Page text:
- Donnie Darko’s references with ‘doubt’ also reflects heavily on the protagonist, for instance, on page 65 of the script his neighbor lady confesses issues she has with Donnie’s behavior to his mother, Jim expresses a deep seated sadness for doubt and people’s inability to take chances on page 88, and on page 122 Ms. Farmer uses it again in reference to Rose’s family;
- The Prestige uses doubt from an outside character to create conflict with the two competing magician / protagonists on pages 98;
- and lastly with V for Vendetta, on page 52 of the script, the word ‘doubt’ is used to undersell the protagonist Evey and her potential beauty, which is a large part of the script’s theme of innocence and hope.
For the sake of brevity, I think it will be best to focus on a couple of examples from these scripts and expand upon what exactly seems to be coming out of the language that is hinted from the scripts and what is actually occurring in these plots on a multiplicity of levels.
The Inception examples are of interest to me because I feel they really hit at the main crux of the film. The first instance of the word ‘doubt’ is used on page 39; at this point Ariadne is being trained to become a dream thief to help extract pertinent information to help Cobb to prove his innocence and therein go back home to his children who have been waiting for him for years.
Arthur, Cobb’s assistant, explains to Ariadne that she needs a totem; a key which allows one to know if they are dreaming or awake and that these totems are very particular to the user “‘No one else can know the weight or balance of it” (Nolan 39). In this scene, it is written that off screen Arthur’s voice is heard while Cobb’s totem spins and wobbles over: “‘So when you examine your totem... You know, beyond a doubt, that you’re not in someone else’s dream” (Nolan 39).
At the end of this screenplay, the totem continues to spin and there is no way of knowing whether the totem will ever stop or if it is in perpetual motion leaving the script open for interpretation on whether Cobb is dreaming or if he is awake. The implication of ‘doubt’ heavily ties the end scene with this scene where Ariadne is being trained, and where we as reader and audience learn the logic of how this story world works.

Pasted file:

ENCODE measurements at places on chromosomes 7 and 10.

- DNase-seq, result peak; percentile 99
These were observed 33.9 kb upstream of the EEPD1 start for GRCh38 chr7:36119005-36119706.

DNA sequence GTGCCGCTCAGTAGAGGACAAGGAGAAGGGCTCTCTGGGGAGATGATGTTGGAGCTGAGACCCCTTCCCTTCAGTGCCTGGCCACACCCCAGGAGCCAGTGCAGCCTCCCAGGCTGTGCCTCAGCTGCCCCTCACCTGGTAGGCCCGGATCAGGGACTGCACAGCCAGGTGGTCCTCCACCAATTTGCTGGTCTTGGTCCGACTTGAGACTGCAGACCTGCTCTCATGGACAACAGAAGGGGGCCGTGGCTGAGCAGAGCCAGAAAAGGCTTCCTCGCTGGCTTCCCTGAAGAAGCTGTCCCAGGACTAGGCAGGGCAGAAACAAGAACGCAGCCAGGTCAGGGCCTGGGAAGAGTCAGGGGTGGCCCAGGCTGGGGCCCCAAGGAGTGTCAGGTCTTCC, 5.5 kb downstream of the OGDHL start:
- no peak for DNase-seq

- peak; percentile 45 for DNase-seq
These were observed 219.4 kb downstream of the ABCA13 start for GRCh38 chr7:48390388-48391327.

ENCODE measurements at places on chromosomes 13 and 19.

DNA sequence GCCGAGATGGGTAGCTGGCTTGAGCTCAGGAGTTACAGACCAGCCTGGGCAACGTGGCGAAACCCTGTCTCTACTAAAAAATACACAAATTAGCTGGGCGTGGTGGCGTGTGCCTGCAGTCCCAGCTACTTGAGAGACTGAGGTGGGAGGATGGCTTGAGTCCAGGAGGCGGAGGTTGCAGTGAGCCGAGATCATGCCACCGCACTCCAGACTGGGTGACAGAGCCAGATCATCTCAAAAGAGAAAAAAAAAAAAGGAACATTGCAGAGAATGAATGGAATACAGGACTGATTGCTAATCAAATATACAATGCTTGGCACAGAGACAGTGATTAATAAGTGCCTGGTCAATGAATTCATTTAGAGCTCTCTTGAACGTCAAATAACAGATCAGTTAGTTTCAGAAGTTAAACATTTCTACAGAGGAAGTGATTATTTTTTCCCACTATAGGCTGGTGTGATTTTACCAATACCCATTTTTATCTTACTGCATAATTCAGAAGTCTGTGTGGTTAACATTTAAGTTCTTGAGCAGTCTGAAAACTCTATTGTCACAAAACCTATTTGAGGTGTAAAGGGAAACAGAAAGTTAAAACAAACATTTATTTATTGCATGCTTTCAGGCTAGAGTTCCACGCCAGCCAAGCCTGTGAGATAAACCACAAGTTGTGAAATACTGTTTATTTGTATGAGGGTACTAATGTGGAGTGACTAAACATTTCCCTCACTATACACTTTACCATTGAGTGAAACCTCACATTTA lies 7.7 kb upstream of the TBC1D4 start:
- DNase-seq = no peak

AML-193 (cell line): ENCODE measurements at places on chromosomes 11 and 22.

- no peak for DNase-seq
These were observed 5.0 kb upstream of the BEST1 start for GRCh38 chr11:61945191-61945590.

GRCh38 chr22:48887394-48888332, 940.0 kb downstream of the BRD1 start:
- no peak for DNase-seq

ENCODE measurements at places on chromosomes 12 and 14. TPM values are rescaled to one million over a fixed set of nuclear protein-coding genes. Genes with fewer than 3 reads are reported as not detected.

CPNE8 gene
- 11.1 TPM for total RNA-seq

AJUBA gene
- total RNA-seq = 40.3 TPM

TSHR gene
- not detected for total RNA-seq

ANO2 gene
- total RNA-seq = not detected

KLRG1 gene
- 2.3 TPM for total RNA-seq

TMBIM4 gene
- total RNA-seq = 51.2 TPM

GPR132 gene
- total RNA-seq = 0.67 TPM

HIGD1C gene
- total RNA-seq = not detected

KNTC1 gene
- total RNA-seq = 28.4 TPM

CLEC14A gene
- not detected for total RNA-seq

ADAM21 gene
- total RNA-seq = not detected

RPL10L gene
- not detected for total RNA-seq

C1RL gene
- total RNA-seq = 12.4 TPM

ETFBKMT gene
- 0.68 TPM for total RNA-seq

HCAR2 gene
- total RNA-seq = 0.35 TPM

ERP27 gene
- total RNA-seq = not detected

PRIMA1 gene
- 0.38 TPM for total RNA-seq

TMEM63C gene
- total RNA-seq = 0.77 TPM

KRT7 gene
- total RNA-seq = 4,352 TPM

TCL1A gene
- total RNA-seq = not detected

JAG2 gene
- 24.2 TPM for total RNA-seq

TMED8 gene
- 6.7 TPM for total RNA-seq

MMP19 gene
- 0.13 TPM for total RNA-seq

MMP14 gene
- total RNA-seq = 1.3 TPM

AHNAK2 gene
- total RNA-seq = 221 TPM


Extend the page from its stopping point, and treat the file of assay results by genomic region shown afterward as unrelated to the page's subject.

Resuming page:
At the end, the word doubt is used twice; both to refer to Cobb’s state of mind and the chance that he has been dreaming this entire script. Mal, Cobb’s deceased wife who he envisions in his dreams, speaks to him at the bottom of a lucid dreaming level -- a place so entrenched into the subconscious that it’s nearly impossible to escape.
She warns him that the reality he holds to so dearly is just a creation of his mind and that she is not actually dead but is in reality. “‘No creeping doubts? Not feeling persecuted, Dom? Chased around the globe by anonymous corporations and police forces? The way these projections persecute the dreamer” (Nolan 131). With the word ‘doubt’, Mal attempts to persuade her husband, or rather the projection of his dead wife attempts to persuade him, so that he will reconsider what he is holding so dearly, and so that he can finally escape this dream and go home.
Unfortunately, Cobb sees it from another angle. He believes this is a projection, a haunting to try and ends his life. Cobb tries to confront it, but is in actuality feeding his dream state to continue further into this dream limbo. He attests, “That you were wrong to doubt our world. That the idea that drove you to question your reality was a lie... because it was my lie” (Nolan 134).